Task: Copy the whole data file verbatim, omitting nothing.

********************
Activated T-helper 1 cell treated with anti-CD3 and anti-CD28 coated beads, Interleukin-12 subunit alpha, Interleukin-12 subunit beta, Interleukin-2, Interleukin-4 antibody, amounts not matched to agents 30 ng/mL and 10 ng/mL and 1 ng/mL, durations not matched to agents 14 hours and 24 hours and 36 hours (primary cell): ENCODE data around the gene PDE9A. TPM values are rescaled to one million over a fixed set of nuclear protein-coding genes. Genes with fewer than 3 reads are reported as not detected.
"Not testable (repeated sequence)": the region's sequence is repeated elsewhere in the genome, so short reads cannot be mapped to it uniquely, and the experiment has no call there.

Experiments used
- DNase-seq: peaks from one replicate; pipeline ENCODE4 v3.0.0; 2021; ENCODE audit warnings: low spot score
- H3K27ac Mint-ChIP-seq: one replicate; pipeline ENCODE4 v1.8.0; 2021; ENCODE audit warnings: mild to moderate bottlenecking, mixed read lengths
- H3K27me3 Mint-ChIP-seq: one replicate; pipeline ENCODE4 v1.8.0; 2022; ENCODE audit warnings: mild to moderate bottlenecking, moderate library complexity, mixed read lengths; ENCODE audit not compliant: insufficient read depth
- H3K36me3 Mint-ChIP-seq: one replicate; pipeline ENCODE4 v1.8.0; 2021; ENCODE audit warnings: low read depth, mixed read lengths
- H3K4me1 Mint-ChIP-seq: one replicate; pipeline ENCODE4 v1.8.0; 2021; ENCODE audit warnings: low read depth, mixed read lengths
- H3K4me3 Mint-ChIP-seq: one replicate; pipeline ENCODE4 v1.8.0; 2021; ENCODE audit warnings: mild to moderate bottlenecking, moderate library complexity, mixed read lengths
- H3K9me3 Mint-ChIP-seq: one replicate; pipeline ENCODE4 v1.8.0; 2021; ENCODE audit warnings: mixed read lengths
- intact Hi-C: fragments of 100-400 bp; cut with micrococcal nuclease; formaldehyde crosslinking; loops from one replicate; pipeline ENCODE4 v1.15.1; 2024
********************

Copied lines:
Activated T-helper 1 cell treated with anti-CD3 and anti-CD28 coated beads, Interleukin-12 subunit alpha, Interleukin-12 subunit beta, Interleukin-2, Interleukin-4 antibody, amounts not matched to agents 30 ng/mL and 10 ng/mL and 1 ng/mL, durations not matched to agents 14 hours and 24 hours and 36 hours (primary cell): ENCODE data around the gene PDE9A. TPM values are rescaled to one million over a fixed set of nuclear protein-coding genes. Genes with fewer than 3 reads are reported as not detected.
"Not testable (repeated sequence)": the region's sequence is repeated elsewhere in the genome, so short reads cannot be mapped to it uniquely, and the experiment has no call there.

Experiments used
- DNase-seq: peaks from one replicate; pipeline ENCODE4 v3.0.0; 2021; ENCODE audit warnings: low spot score
- H3K27ac Mint-ChIP-seq: one replicate; pipeline ENCODE4 v1.8.0; 2021; ENCODE audit warnings: mild to moderate bottlenecking, mixed read lengths
- H3K27me3 Mint-ChIP-seq: one replicate; pipeline ENCODE4 v1.8.0; 2022; ENCODE audit warnings: mild to moderate bottlenecking, moderate library complexity, mixed read lengths; ENCODE audit not compliant: insufficient read depth
- H3K36me3 Mint-ChIP-seq: one replicate; pipeline ENCODE4 v1.8.0; 2021; ENCODE audit warnings: low read depth, mixed read lengths
- H3K4me1 Mint-ChIP-seq: one replicate; pipeline ENCODE4 v1.8.0; 2021; ENCODE audit warnings: low read depth, mixed read lengths
- H3K4me3 Mint-ChIP-seq: one replicate; pipeline ENCODE4 v1.8.0; 2021; ENCODE audit warnings: mild to moderate bottlenecking, moderate library complexity, mixed read lengths
- H3K9me3 Mint-ChIP-seq: one replicate; pipeline ENCODE4 v1.8.0; 2021; ENCODE audit warnings: mixed read lengths
- intact Hi-C: fragments of 100-400 bp; cut with micrococcal nuclease; formaldehyde crosslinking; loops from one replicate; pipeline ENCODE4 v1.15.1; 2024